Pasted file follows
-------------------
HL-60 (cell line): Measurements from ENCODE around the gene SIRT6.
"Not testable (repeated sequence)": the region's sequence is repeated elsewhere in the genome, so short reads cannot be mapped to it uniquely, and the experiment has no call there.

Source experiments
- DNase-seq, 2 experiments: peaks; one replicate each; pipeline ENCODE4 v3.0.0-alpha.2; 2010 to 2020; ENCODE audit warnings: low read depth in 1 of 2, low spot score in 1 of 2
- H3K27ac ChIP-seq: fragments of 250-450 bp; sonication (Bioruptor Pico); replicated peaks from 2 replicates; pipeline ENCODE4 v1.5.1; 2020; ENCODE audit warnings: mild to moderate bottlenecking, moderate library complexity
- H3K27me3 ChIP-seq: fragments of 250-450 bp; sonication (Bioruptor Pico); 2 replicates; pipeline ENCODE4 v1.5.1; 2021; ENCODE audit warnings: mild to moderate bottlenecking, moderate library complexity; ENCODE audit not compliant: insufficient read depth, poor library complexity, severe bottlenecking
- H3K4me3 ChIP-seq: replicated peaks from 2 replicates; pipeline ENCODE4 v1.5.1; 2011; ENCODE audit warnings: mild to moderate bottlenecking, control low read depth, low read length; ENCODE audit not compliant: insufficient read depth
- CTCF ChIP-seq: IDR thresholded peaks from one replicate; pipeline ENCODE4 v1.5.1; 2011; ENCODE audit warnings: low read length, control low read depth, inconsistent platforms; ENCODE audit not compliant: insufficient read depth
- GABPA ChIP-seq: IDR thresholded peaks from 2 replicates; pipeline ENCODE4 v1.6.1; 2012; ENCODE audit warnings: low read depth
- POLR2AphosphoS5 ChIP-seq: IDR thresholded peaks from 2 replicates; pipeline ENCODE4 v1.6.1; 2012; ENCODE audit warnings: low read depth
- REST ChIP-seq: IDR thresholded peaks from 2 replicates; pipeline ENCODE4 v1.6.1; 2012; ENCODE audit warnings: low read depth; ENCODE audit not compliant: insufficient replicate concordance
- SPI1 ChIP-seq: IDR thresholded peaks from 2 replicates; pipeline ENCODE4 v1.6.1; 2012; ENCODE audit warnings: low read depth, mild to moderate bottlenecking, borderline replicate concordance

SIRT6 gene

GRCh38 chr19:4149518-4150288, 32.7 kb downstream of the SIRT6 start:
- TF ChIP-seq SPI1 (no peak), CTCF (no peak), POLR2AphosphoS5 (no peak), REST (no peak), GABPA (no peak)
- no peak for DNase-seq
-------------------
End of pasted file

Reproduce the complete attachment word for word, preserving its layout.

HL-60 (cell line): Measurements from ENCODE around the gene SIRT6.
"Not testable (repeated sequence)": the region's sequence is repeated elsewhere in the genome, so short reads cannot be mapped to it uniquely, and the experiment has no call there.

Source experiments
- DNase-seq, 2 experiments: peaks; one replicate each; pipeline ENCODE4 v3.0.0-alpha.2; 2010 to 2020; ENCODE audit warnings: low read depth in 1 of 2, low spot score in 1 of 2
- H3K27ac ChIP-seq: fragments of 250-450 bp; sonication (Bioruptor Pico); replicated peaks from 2 replicates; pipeline ENCODE4 v1.5.1; 2020; ENCODE audit warnings: mild to moderate bottlenecking, moderate library complexity
- H3K27me3 ChIP-seq: fragments of 250-450 bp; sonication (Bioruptor Pico); 2 replicates; pipeline ENCODE4 v1.5.1; 2021; ENCODE audit warnings: mild to moderate bottlenecking, moderate library complexity; ENCODE audit not compliant: insufficient read depth, poor library complexity, severe bottlenecking
- H3K4me3 ChIP-seq: replicated peaks from 2 replicates; pipeline ENCODE4 v1.5.1; 2011; ENCODE audit warnings: mild to moderate bottlenecking, control low read depth, low read length; ENCODE audit not compliant: insufficient read depth
- CTCF ChIP-seq: IDR thresholded peaks from one replicate; pipeline ENCODE4 v1.5.1; 2011; ENCODE audit warnings: low read length, control low read depth, inconsistent platforms; ENCODE audit not compliant: insufficient read depth
- GABPA ChIP-seq: IDR thresholded peaks from 2 replicates; pipeline ENCODE4 v1.6.1; 2012; ENCODE audit warnings: low read depth
- POLR2AphosphoS5 ChIP-seq: IDR thresholded peaks from 2 replicates; pipeline ENCODE4 v1.6.1; 2012; ENCODE audit warnings: low read depth
- REST ChIP-seq: IDR thresholded peaks from 2 replicates; pipeline ENCODE4 v1.6.1; 2012; ENCODE audit warnings: low read depth; ENCODE audit not compliant: insufficient replicate concordance
- SPI1 ChIP-seq: IDR thresholded peaks from 2 replicates; pipeline ENCODE4 v1.6.1; 2012; ENCODE audit warnings: low read depth, mild to moderate bottlenecking, borderline replicate concordance

SIRT6 gene

GRCh38 chr19:4149518-4150288, 32.7 kb downstream of the SIRT6 start:
- TF ChIP-seq SPI1 (no peak), CTCF (no peak), POLR2AphosphoS5 (no peak), REST (no peak), GABPA (no peak)
- no peak for DNase-seq